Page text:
Blogs > Cliopatria > Advice to John Kerry

Jul 28, 2004 11:09 am


Advice to John Kerry



So far it's been a good convention, John. Nobody's acted out. There have been no crazy Dean howls. Americans might even think that the Democrats have gone to anger management school, as Arianna suggests in her latest column. Clinton gave a great speech. So did Gore. (I actually thought Gore's speech was better. He got off the best line of the convention so far:"Let's make sure not only that the Supreme Court does not pick the next President, but also that this President is not the one who picks the next Supreme Court.") And we can be sure John Edwards will deliver a good solid, inspiring speech.

But what about you? You're no crowd-pleaser, that's for sure. Not even the best speech writers in the world are going to turn you into Bill Clinton or Al Gore. You're no Ronald Reagan.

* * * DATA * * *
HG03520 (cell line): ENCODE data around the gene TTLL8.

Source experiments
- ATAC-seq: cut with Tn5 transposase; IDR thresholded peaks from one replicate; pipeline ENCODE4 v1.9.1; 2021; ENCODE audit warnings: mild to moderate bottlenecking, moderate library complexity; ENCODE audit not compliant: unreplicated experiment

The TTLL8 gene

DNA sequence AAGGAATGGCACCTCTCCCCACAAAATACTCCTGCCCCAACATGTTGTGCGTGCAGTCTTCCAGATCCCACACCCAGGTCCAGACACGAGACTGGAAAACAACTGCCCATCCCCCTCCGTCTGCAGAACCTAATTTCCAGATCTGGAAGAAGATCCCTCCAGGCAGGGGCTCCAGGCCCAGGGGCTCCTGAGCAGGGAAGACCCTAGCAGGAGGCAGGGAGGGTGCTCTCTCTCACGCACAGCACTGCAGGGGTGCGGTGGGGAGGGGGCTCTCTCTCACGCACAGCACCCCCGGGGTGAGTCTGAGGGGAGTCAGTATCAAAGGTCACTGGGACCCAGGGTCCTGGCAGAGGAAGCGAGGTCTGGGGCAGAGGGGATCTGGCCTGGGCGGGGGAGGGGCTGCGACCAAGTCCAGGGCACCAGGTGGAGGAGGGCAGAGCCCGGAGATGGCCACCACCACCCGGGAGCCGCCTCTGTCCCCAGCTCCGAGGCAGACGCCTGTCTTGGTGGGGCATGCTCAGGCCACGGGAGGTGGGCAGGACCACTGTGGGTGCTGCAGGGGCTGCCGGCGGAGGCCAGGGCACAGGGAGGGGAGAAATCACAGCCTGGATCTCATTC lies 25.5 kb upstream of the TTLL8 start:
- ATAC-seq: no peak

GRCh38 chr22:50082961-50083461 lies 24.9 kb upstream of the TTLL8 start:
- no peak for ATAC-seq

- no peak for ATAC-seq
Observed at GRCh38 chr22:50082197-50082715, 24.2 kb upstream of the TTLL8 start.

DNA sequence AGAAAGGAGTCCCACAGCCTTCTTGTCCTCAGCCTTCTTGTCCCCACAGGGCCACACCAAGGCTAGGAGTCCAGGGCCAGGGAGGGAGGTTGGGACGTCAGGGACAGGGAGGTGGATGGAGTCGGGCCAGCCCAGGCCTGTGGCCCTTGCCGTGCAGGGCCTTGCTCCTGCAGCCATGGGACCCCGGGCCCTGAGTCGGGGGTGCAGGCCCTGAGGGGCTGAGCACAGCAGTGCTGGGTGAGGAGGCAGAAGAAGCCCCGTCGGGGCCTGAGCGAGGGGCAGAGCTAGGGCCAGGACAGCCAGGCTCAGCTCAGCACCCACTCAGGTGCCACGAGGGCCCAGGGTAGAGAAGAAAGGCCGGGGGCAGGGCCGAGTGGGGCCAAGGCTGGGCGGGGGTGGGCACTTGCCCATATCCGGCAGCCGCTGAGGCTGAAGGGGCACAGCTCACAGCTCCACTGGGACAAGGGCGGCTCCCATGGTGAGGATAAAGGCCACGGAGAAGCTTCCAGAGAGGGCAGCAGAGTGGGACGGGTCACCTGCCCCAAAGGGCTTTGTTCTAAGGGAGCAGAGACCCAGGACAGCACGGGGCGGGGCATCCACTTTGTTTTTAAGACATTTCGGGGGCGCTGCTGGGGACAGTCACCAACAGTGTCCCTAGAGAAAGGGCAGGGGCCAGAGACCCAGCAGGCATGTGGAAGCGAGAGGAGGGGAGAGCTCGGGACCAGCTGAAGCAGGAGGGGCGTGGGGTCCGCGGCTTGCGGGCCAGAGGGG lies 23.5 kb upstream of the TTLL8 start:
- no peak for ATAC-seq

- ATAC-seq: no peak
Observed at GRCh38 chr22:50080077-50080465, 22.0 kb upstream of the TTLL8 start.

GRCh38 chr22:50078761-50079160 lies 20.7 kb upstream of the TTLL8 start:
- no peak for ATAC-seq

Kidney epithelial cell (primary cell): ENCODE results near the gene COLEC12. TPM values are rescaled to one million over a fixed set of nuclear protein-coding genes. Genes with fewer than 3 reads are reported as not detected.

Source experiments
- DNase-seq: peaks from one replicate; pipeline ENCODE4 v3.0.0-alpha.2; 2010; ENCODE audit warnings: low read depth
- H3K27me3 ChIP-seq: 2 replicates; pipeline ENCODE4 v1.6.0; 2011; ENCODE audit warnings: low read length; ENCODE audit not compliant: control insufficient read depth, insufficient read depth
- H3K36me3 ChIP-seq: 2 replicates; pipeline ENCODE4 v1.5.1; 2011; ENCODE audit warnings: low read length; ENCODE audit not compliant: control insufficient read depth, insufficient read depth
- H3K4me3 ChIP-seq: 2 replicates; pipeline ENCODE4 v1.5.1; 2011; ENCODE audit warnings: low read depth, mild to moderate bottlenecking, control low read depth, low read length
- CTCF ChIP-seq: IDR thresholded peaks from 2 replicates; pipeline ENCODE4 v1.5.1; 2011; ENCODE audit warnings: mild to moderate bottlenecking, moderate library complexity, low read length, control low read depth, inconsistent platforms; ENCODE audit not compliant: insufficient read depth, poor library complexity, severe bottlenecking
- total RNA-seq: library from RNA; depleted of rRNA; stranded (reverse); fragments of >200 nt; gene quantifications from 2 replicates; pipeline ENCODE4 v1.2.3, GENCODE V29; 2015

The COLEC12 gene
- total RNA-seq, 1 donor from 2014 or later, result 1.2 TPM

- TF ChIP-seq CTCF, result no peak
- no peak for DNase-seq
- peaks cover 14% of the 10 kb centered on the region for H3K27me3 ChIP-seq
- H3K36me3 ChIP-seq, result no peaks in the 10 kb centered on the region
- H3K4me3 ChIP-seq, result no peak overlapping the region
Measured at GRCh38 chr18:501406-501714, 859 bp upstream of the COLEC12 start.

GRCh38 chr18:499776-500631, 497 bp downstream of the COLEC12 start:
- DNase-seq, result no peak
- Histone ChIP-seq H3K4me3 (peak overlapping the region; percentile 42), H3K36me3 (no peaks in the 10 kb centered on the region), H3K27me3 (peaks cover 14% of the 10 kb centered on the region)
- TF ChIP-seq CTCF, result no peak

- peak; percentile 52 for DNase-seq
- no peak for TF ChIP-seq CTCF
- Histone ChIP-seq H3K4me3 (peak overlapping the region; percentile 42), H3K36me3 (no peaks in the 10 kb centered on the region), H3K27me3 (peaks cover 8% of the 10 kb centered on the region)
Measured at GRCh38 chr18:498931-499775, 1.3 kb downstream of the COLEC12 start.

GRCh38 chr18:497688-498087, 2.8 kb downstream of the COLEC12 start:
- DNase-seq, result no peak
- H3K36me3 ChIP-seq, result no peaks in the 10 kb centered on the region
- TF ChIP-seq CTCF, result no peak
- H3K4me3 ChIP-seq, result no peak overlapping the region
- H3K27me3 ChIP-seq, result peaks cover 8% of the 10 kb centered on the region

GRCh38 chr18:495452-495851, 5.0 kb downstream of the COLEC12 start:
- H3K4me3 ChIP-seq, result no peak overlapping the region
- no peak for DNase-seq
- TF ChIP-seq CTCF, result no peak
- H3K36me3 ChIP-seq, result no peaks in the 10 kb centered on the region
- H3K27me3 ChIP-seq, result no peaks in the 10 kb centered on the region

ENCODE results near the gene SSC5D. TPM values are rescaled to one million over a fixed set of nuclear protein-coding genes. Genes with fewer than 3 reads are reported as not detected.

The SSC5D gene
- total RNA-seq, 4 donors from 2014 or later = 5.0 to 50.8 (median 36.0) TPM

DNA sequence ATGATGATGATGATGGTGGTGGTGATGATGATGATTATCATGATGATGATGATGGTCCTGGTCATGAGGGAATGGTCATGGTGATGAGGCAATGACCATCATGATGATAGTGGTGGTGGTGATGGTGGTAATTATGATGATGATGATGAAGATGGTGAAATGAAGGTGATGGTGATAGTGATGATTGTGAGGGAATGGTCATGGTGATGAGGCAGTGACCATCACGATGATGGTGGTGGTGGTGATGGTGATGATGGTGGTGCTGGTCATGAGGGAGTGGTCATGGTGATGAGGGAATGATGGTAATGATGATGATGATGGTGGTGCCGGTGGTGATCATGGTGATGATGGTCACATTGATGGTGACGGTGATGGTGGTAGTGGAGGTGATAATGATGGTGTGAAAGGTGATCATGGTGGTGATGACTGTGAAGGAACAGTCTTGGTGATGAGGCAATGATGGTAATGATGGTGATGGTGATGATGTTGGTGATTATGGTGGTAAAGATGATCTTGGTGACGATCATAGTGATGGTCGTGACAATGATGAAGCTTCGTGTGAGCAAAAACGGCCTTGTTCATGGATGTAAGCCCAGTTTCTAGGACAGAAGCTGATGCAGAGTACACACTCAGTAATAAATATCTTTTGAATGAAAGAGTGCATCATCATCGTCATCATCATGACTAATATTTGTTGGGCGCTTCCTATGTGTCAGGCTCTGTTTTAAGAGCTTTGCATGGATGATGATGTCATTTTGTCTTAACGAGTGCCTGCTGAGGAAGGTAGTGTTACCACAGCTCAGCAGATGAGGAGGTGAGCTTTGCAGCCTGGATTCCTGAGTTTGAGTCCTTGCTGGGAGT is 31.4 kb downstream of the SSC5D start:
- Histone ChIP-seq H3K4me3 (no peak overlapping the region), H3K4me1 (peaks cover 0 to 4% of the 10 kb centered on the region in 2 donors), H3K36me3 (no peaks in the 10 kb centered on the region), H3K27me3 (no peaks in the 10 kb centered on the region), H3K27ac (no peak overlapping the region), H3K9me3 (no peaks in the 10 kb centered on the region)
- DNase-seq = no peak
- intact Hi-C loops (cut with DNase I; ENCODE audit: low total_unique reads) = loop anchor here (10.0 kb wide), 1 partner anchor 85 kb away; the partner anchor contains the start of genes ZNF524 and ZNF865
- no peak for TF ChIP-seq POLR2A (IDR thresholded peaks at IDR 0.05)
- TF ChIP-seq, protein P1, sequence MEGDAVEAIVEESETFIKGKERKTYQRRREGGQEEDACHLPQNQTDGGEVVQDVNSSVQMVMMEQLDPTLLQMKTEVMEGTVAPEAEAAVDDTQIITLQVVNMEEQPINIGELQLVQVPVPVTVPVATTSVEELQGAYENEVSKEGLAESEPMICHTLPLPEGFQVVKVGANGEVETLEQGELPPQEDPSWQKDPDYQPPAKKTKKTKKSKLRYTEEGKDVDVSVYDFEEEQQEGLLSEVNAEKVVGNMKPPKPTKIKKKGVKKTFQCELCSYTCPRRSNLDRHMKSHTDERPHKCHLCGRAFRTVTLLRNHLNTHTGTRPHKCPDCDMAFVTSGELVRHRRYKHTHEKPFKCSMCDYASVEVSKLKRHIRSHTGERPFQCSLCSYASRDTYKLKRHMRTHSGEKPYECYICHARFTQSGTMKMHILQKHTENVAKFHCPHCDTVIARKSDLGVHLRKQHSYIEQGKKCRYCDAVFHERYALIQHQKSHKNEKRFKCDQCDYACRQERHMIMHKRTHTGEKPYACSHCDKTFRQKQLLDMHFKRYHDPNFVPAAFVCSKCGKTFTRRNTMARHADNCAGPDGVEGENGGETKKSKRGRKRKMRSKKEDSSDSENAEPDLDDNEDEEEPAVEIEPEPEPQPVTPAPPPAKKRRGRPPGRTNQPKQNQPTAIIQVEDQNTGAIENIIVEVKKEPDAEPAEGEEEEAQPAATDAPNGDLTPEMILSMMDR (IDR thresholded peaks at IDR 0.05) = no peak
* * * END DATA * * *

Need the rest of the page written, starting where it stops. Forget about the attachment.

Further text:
But that doesn't mean you can't succeed.

So what should you say? One point you need to hammer home. You've got to tell Americans that the enemy they face is Islamist terrorists and that you are angry about what they have done and what they plan to do. If you enrolled in Arianna's angry management class, forget what you learned when you get to the part in your speech about the terrorists. SHOW US YOU DESPISE THEM AND HATE THEM.

We know the Democrats hate George W. Bush. What we haven't seen is that Democrats also hate the terrorists who attacked the U.S. on 9-11--and who plan more attacks.

I'm deliberately keeping this memo short so you can go rewrite your speech. There's not much time left to get this right.


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Jonathan Dresner - 7/29/2004

I'm struggling with why this 'memo' rubs me the wrong way, and I can't quite pin it down. This approach basically asks Kerry to mimic the demonization carried out by Bush by recreating artificially a "proper" reaction to 9/11, three years after the fact. Perhaps this is, indeed, the most effective rhetorical strategy, but I'd much rather see a leader who knows how to balance contesting priorities instead of fixating on one thing at a time, a leader who can tackle both short-term and long-term problems with vigor and clarity, a leader who will NOT let his own base emotions drive policy but instead will focus on what the American people need.

But then, I look for different things in leaders than most, people tell me.

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